Thursday, March 29, 2012
Walker County Animal Shelter manager Alison Smith set a goal to turn the shelter into a pet placement center — as opposed to a kill shelter — when she took the job six years ago. Due to challenging circumstances, she now says that goal will only be met with more community support.
“Every healthy, friendly animal that comes in here has the potential to be adopted,” said Smith. “We could save thousands of pets’ lives through dedicated foster families.”
She said few shelters can offer what true home life feels like for pets. Pets living in shelters can feel imprisoned, so foster families could reintroduce them to society and help them become more sociable and adoptable.
She hopes to find 30 dedicated families to foster pets for a few weeks at a time.
In addition, she is asking pet owners to provide responsible pet care at home and to have their companion animals spayed and neutered to help decrease the number of new animals coming into the shelter. Of the 64,000-plus Walker County residents, probably one-third, or 20,000, care for pets, according to Smith.
Saturday, April 28 Walker County Animal Shelter will host free Fostering 101 classes at 10 a.m. inside the shelter.
“The point of Fostering 101 is to see if it’s something you want to do,” said Smith, who owns two adopted dogs named Kiwi and T-Rex. “My intention of having this class is to have a way to give people the opportunity to learn the needs of these unwanted and abandoned animals, so we can better prepare animals for their ‘furever’ home.”
Walker County Animal Shelter administrative assistant Ashley Lee has started a Good Dog Shelter Dog Foster Program page on Facebook. She uses it as a tool to search for foster homes for pets at the shelter.
CONTACT THE SHELTER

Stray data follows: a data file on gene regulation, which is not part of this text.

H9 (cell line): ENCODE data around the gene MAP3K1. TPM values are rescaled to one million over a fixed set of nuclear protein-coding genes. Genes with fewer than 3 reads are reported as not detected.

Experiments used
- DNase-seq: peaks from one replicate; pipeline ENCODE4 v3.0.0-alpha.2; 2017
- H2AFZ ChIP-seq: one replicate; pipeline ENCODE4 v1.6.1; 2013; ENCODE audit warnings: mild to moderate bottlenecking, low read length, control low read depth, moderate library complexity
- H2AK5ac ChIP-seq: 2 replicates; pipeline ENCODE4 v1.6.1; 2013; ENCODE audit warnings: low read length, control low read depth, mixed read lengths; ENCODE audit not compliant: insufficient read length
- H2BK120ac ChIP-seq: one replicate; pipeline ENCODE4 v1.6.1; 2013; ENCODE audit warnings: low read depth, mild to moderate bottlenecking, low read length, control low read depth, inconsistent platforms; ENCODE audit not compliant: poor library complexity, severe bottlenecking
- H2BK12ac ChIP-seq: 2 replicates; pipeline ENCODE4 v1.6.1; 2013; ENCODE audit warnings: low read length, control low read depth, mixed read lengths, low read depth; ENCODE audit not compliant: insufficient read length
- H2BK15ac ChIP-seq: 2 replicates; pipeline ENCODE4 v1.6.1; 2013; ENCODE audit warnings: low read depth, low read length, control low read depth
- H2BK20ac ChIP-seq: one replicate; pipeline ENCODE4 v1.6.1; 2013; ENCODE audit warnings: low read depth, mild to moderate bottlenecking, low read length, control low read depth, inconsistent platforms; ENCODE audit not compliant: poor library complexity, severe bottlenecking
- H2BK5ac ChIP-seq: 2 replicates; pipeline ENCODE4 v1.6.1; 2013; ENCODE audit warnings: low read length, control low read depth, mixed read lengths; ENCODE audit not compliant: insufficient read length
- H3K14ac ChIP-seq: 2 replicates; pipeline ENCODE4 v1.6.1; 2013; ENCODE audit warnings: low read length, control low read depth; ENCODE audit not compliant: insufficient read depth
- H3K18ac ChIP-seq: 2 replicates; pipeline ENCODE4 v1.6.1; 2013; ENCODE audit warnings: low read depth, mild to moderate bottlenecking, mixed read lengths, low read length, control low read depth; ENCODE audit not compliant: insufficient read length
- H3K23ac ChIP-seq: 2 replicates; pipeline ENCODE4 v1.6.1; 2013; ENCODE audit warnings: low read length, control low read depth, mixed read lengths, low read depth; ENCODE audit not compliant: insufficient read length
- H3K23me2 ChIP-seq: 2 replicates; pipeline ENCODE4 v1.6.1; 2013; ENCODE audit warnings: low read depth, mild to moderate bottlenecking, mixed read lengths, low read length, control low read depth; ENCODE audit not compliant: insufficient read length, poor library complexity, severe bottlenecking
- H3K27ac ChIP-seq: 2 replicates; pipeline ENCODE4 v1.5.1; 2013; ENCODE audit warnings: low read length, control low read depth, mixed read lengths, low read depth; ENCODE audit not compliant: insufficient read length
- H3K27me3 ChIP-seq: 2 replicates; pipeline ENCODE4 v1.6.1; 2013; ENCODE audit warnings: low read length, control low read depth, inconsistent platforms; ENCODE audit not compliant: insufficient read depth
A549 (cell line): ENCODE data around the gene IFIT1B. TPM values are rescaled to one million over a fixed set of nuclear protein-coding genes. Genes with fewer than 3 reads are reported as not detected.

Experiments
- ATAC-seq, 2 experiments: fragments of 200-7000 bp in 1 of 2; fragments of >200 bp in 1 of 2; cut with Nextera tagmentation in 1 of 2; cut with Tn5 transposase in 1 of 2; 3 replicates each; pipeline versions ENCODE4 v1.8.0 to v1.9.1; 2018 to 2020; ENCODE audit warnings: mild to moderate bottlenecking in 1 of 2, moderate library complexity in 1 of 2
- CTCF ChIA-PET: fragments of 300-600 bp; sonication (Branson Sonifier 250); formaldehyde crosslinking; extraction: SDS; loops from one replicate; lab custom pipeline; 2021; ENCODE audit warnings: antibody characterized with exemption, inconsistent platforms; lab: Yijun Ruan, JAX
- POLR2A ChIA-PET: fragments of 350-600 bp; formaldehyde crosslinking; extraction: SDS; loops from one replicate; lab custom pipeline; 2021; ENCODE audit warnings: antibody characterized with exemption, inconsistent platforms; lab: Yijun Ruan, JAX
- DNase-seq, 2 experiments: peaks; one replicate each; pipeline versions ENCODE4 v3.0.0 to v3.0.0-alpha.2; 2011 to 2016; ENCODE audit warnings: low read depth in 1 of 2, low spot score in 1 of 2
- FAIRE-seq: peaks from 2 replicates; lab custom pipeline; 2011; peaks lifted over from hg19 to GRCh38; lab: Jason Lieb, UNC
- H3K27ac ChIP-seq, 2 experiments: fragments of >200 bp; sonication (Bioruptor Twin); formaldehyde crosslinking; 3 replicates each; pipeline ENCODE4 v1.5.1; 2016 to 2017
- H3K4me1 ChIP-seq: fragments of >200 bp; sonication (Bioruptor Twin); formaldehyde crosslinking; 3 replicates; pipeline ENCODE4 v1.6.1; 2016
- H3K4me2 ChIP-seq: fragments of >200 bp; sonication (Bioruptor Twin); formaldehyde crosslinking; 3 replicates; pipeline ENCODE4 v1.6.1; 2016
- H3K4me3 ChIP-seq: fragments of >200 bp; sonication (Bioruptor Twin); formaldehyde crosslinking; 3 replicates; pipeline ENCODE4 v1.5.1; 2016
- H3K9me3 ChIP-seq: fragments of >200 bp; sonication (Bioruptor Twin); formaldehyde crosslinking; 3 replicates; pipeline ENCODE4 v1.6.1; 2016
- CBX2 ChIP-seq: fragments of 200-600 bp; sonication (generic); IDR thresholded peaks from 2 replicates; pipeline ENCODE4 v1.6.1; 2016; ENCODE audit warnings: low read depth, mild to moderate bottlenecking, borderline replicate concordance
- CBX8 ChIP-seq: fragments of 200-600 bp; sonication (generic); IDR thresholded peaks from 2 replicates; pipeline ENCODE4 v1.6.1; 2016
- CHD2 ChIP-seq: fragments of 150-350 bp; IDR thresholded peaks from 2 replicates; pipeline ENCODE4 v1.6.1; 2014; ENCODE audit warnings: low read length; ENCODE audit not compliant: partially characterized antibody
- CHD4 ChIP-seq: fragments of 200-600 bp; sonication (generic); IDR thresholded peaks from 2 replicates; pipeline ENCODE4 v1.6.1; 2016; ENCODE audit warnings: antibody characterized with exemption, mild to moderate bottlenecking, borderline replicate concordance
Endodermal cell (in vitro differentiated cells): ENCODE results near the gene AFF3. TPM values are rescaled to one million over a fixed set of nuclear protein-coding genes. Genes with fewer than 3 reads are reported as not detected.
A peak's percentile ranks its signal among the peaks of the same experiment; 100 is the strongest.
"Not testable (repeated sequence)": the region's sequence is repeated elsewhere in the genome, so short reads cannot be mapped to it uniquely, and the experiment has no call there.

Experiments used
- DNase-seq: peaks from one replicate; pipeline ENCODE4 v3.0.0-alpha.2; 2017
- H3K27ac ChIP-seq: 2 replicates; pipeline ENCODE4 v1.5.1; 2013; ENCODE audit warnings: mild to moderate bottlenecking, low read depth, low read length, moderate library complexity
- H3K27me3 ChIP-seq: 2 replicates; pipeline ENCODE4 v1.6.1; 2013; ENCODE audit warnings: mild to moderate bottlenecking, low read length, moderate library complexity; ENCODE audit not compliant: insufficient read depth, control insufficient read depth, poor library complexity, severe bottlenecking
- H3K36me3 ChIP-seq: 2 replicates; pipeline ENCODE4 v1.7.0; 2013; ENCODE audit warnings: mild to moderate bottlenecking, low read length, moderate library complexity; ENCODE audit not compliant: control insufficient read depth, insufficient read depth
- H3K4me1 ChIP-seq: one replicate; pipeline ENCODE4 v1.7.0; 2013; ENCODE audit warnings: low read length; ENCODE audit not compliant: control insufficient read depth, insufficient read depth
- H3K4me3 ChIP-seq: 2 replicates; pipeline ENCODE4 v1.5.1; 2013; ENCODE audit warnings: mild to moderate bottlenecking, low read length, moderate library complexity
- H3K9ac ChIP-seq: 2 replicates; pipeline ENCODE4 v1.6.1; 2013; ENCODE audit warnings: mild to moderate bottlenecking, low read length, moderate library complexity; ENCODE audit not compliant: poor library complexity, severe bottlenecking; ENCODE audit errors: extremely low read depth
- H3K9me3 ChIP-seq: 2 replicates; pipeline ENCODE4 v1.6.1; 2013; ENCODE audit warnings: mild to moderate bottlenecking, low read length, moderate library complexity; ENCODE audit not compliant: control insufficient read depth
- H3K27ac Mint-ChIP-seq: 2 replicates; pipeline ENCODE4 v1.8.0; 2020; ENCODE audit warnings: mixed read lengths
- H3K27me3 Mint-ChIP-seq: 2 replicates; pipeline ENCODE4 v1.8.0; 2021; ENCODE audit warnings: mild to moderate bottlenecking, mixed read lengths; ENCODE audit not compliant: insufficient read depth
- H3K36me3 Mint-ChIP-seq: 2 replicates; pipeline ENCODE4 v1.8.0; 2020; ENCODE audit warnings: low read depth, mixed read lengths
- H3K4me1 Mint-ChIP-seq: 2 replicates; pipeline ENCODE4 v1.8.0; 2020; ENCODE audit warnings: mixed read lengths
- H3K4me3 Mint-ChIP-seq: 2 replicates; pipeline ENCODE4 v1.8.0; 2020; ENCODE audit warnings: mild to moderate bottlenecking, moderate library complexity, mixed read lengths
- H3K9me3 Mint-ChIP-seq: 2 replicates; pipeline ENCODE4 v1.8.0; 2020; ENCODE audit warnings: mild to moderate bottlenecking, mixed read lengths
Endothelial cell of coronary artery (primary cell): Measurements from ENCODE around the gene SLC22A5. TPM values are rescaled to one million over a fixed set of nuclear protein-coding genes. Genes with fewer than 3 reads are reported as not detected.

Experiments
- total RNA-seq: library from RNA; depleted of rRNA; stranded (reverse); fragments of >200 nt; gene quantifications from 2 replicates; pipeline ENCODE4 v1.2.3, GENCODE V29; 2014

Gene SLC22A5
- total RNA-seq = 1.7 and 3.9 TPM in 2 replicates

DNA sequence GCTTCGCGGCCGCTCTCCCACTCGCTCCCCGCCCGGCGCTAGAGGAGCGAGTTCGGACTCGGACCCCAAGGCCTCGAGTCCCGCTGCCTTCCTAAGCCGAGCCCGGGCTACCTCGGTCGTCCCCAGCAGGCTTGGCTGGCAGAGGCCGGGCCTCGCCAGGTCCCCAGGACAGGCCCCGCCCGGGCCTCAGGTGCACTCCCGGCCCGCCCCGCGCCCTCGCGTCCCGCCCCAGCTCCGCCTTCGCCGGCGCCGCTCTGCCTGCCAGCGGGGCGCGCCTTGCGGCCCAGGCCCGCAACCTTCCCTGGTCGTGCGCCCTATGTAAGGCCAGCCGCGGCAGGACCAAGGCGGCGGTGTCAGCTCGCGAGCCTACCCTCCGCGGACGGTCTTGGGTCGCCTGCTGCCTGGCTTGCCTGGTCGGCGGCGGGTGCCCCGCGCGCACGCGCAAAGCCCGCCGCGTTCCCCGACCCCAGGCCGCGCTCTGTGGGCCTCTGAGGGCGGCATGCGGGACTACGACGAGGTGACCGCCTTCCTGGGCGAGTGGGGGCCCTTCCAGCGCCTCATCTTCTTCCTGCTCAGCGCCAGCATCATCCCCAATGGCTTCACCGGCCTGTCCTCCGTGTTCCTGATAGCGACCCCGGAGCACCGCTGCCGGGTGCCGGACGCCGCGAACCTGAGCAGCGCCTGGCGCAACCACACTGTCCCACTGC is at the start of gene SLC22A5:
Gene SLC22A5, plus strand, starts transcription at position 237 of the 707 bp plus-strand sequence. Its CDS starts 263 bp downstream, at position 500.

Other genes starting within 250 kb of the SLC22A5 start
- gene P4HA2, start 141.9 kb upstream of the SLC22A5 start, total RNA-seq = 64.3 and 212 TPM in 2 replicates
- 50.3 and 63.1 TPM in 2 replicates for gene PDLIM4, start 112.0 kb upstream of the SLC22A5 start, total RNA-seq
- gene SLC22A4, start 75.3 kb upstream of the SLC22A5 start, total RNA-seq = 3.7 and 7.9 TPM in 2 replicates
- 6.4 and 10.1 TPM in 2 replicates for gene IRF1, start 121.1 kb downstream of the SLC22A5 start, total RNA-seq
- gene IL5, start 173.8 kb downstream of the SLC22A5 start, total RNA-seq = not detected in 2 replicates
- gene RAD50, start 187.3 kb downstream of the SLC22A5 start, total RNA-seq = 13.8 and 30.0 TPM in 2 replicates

The Walker County Animal Shelter, at 5488 N. Marble Top Road in Chickamauga, can be reached at 706-375-2100. The shelter is open Monday-Friday from 10 a.m. to 4 p.m. and Saturday from 8 a.m. to 1 p.m. The shelter has 38 runs, a puppy room and a cat room. Cats, kittens, dogs and puppies are available for adoption. Cats cost $15 and dogs cost $40. Those adopting must sign a form committing to spay or neuter the pet. Visit the shelter's website here.
Presently, Lee is fostering a small shelter puppy named Turtle.
“Just think about a shelter dog that no one looks at,” said Lee. “If you foster that dog for a few weeks and teach it to sit and act well, it helps its chances of being adopted. By fostering dogs I could save 100 lives in one year.”
Smith said she recommends that animals have proper food, be part of family life, be socialized and spend between two to four weeks with foster families. She wants people to step up to give animals what they need to be a part of society.
“Each month we number animals with red tags the community brings in,” Smith said. “Black-tagged animals represent what Animal Control brings in. We have many more red tags. The community drops off lots of animals here.”